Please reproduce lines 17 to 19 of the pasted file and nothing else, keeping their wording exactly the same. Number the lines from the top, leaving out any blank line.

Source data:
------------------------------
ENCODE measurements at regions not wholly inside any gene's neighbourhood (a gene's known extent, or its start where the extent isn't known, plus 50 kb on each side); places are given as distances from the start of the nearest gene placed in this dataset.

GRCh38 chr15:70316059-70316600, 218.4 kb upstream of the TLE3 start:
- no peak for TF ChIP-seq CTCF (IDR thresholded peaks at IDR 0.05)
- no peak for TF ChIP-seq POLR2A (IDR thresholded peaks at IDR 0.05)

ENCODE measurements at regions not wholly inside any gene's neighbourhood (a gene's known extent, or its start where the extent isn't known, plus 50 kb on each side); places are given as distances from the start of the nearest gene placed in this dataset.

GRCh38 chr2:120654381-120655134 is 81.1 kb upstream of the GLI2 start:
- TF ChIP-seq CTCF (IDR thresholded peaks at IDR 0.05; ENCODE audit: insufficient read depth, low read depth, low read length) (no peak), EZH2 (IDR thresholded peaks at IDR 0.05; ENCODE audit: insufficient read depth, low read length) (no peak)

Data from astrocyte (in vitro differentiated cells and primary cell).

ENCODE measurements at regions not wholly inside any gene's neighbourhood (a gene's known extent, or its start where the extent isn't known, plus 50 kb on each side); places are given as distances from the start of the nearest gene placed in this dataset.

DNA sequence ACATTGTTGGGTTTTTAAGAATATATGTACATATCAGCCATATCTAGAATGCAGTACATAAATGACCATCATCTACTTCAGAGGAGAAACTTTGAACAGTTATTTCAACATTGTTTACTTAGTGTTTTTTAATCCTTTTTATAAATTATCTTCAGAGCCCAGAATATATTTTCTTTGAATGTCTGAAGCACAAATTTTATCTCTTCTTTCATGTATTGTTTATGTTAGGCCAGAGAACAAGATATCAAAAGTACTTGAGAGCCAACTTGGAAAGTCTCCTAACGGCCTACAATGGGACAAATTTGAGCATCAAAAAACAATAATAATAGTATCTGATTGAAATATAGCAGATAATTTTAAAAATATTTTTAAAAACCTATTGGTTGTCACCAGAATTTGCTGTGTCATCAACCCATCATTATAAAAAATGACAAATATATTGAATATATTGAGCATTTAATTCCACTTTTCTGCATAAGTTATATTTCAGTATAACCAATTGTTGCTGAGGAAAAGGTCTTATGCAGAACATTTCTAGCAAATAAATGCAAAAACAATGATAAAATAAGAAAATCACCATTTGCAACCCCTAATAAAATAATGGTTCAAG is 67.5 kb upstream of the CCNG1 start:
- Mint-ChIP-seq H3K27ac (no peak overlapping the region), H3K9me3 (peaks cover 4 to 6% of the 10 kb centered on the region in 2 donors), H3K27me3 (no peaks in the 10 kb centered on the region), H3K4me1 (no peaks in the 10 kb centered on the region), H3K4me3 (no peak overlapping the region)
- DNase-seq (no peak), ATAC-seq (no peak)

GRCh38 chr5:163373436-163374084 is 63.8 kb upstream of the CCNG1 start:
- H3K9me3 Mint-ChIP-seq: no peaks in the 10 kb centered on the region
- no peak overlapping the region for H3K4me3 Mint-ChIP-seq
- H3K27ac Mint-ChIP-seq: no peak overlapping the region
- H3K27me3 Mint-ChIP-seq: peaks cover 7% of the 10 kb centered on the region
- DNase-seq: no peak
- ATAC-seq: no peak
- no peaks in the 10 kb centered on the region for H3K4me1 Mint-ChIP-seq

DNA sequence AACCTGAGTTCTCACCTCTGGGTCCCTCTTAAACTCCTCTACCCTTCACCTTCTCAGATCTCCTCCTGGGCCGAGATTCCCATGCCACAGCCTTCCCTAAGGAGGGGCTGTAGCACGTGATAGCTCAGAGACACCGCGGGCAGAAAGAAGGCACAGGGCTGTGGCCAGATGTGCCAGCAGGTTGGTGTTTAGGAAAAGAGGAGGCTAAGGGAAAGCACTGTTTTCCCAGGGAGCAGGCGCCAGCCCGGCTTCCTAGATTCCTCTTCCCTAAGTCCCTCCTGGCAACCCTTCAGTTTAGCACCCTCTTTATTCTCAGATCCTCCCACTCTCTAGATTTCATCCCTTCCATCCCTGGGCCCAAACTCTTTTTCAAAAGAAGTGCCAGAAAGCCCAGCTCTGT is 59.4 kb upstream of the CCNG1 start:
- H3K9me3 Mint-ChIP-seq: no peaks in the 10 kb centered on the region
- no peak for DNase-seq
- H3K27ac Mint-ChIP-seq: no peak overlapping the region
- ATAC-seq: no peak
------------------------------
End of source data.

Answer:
- H3K27me3 Mint-ChIP-seq: peaks cover 7% of the 10 kb centered on the region
- DNase-seq: no peak
- ATAC-seq: no peak